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Author: Subject: Weather

Universal Peach



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  posted on 2/1/2007 at 07:39 PM
It snowed or sleeted or whatever it is called for about two hours in SC and schools were shut down, then it rained and rained and is still raining now people are scared everything is gonna freeze so they are delaying schools in the morning....becasue it is raining

 

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  posted on 2/1/2007 at 08:30 PM
The Army Corps of Engineers identified levees that will break if they are not fixed if a weather event such as Katrina occurs.

WASHINGTON One hundred twenty-two levees from Maryland to California are at risk of failing, according to a list released Thursday by the Army Corps of Engineers.
The list was released in response to Freedom of Information Act requests filed by news organizations, including USA TODAY. The levees include a number in metropolitan areas, including Washington.

The deficiencies, mostly due to poor maintenance, are forcing communities from Connecticut to California to invest millions of dollars in repairs. If the levees aren't fixed, the Federal Emergency Management Agency (FEMA) could determine that they are no longer adequate flood controls. If that happens, property owners behind the levees would have to buy flood insurance costing hundreds of dollars a year or more.

California, which has 37 suspect levees, and Washington state, which has 19, led the list. Five suspect levees are in the Washington. D.C. area, including three along rivers adjacent to the city and two in nearby Maryland suburbs.

Other metropolitan areas with suspect levees included East Hartford, Conn.; Springfield, Mass.; Albuquerque; and some suburbs of Los Angeles.

The substandard levees are being identified under a corps inspection program that has grown more aggressive since Hurricane Katrina overwhelmed levees across the Gulf Coast in August 2005. Thousands of residents who lost property did not have flood insurance because those levees were considered adequate; later reviews found many were not well maintained.

Thousands of levees are spread across every state. They range from miles-long levees protecting major cities to small berms shielding crops. Many were built by the corps and turned over to local authorities, which are responsible for maintaining them.

Local officials fear that some cities cannot afford upgrades. Hartford, Conn., spent $5 million last year to meet the corps' demands for repairs. Otherwise, thousands of properties worth almost $2 billion would have needed flood insurance, City Engineer John McGrane said. "It's a tremendous burden," he said.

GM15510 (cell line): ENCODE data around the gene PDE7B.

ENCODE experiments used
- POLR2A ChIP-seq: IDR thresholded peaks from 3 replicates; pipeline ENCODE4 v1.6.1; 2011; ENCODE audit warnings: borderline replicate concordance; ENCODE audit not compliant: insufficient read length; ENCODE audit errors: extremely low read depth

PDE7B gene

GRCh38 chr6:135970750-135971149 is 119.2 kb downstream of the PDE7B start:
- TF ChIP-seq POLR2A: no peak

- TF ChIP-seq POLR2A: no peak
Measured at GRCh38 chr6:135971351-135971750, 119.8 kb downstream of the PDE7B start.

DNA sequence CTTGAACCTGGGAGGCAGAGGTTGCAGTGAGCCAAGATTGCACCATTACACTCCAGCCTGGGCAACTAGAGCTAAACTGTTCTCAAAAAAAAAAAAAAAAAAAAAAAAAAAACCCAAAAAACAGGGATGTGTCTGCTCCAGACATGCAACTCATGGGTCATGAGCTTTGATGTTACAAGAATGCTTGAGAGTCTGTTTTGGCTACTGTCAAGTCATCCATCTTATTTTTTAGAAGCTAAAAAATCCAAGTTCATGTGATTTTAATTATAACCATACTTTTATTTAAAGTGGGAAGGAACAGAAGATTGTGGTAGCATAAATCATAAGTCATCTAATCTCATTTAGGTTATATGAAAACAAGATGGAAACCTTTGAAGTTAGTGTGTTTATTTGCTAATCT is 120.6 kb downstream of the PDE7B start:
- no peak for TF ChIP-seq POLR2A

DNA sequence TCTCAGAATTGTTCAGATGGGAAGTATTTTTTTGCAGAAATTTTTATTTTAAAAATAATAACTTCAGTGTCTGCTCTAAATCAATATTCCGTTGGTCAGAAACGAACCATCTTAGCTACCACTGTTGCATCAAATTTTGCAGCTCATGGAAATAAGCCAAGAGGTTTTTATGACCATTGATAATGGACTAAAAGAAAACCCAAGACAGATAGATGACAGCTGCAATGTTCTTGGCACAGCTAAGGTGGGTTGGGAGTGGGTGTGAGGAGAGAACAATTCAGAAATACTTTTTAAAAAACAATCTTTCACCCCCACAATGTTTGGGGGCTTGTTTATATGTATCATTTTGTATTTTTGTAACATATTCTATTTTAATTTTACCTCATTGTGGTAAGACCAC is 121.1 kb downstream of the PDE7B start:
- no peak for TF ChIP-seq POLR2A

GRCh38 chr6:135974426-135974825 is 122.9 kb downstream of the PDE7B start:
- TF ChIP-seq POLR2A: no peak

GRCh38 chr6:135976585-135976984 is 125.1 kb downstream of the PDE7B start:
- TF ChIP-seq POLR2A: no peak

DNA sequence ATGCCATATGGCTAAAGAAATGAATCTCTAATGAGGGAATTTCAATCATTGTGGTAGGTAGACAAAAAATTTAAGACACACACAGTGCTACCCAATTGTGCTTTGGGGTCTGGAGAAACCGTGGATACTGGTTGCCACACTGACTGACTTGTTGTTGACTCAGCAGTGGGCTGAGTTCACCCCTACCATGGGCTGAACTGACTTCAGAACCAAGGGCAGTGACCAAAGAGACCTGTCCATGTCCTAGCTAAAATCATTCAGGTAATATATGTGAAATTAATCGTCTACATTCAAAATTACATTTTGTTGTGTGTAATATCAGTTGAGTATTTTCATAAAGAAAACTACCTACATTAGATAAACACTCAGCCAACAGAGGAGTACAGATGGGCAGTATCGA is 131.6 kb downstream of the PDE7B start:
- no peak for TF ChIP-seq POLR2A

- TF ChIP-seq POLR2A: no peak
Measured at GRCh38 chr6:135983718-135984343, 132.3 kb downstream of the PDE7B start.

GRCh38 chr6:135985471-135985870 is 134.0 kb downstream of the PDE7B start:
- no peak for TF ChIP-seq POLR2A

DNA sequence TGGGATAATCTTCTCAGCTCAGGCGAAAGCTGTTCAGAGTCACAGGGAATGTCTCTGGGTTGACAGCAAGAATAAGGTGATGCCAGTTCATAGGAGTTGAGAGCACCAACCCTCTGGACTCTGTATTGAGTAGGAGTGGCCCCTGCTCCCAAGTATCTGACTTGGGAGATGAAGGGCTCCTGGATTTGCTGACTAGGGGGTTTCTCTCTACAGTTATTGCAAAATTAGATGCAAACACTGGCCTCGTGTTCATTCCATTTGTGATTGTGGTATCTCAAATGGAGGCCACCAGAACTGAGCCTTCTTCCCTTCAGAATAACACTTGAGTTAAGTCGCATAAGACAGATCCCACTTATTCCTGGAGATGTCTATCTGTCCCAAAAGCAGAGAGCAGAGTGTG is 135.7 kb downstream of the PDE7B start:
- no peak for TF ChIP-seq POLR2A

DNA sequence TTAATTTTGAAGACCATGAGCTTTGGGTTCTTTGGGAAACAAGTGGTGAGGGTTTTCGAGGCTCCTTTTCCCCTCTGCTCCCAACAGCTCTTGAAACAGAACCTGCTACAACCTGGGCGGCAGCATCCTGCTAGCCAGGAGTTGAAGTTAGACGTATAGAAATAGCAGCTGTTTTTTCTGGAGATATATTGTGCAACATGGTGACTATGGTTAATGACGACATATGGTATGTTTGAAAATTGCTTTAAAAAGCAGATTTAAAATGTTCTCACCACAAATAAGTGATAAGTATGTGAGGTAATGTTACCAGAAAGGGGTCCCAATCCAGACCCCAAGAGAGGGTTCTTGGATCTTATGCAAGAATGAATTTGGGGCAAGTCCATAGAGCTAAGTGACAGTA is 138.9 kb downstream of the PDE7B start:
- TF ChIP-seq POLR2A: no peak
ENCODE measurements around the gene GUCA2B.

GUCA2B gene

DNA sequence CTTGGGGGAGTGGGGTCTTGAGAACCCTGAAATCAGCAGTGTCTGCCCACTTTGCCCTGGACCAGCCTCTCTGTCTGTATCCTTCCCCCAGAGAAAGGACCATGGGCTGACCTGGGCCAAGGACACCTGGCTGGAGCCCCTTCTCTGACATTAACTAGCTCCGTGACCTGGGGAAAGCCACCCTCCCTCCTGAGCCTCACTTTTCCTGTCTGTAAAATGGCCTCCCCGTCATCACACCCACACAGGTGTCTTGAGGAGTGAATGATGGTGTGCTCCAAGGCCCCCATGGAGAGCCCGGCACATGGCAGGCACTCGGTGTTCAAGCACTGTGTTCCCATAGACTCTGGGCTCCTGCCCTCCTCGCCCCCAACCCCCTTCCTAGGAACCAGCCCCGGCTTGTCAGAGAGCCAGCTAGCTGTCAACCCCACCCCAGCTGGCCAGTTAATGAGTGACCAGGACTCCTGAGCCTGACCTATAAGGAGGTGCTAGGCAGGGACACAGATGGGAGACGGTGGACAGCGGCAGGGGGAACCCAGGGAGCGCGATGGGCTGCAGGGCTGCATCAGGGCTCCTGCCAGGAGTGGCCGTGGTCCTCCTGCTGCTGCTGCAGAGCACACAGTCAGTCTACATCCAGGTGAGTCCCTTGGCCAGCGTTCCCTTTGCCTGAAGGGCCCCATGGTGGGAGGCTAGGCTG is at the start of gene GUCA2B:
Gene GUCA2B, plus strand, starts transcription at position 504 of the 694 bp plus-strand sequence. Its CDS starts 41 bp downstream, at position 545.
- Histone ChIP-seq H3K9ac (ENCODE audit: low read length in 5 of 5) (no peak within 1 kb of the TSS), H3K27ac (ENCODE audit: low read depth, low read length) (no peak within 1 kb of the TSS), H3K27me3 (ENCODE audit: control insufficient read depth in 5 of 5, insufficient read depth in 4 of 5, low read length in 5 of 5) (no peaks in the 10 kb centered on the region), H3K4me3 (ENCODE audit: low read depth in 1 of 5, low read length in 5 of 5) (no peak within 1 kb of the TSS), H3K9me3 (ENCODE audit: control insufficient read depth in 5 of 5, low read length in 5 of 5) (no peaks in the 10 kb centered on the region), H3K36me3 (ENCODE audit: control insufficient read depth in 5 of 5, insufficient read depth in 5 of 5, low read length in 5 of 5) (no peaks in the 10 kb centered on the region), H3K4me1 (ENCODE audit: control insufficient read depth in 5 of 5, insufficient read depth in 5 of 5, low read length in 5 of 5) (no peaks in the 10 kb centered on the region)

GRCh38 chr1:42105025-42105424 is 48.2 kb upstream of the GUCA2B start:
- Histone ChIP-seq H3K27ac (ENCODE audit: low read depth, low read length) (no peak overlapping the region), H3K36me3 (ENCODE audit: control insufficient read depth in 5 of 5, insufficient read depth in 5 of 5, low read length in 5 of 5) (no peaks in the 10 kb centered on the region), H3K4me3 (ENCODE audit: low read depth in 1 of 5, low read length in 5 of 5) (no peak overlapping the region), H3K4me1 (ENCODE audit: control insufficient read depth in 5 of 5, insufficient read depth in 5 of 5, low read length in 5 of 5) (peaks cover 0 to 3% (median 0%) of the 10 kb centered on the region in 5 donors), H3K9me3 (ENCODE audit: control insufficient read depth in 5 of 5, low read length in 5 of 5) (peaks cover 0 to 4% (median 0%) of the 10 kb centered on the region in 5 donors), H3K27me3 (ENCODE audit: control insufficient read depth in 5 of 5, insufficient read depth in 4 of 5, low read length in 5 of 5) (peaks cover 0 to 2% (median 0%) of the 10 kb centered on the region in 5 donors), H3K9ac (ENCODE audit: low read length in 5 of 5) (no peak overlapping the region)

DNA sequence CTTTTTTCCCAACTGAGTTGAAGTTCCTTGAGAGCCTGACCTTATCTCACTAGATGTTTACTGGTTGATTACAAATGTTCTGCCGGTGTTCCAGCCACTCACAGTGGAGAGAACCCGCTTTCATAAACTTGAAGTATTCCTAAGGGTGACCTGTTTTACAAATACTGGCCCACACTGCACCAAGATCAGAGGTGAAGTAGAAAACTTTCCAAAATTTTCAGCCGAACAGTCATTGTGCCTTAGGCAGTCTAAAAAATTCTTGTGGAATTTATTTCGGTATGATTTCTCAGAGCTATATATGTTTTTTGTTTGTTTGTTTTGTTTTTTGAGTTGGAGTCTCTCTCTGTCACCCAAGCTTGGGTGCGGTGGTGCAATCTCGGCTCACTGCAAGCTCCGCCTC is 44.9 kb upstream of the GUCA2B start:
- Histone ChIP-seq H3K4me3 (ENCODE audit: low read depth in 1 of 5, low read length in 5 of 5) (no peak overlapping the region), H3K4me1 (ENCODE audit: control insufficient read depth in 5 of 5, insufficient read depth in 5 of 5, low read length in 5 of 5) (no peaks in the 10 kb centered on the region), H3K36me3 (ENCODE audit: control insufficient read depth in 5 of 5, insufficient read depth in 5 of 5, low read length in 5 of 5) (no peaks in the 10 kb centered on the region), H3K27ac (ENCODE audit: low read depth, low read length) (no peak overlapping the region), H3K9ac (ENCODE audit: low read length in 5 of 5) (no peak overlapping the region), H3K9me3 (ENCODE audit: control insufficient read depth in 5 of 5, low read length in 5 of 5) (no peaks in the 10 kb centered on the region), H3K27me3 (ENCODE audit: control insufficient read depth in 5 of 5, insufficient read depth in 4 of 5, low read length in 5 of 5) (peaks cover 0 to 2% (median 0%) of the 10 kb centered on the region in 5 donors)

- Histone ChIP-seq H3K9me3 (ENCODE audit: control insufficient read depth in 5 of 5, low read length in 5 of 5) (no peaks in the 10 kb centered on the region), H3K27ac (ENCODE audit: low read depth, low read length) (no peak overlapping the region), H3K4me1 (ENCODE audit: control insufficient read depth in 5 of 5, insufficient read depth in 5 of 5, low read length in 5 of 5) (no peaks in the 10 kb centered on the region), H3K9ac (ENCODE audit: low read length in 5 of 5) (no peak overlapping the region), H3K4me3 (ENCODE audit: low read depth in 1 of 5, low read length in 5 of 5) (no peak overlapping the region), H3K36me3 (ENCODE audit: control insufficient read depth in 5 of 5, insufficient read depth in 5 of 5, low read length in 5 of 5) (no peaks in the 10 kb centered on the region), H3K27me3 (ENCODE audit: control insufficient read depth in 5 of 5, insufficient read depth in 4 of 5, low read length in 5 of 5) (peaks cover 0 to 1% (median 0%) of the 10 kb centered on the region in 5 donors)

The corps allows a one-time, one-year grace period to do the work, says Maj. Gen. Don Riley, the corps' director of civil works. "We want communities to clearly understand the risks of not maintaining these levees and take responsibility," he says.

The corps has warned communities they need to take care of routine levee maintenance, said Larry Larson, director of the Association of State Floodplain Managers. Larson said he was glad the corps was putting out the word on the levees. "The feds are saying, 'Wait a minute, we haven't been doing our job,' " Larson said. " 'We better get on top of this. Your people are at risk. You need to get something done.' "

Contributing: Pete Eisler; the Associated Press.

http://www.usatoday.com/news/pdf/leveelist.pdf

The Macon Levee in Savannah is one of them.

 

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Zen Peach



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  posted on 2/1/2007 at 10:00 PM
Is it strawberry season yet?

 

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True Peach



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  posted on 2/1/2007 at 10:05 PM
quote:
Is it strawberry season yet?


4.99 for a quart-size container.

 

Extreme Peach



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  posted on 2/2/2007 at 07:15 AM
Nice day, yesterday. Sunny, relatively warm, 20 or 30 degree. (Didn't cleck the thermometer)
All the lake effect storms missed us. (Very rare for these parts)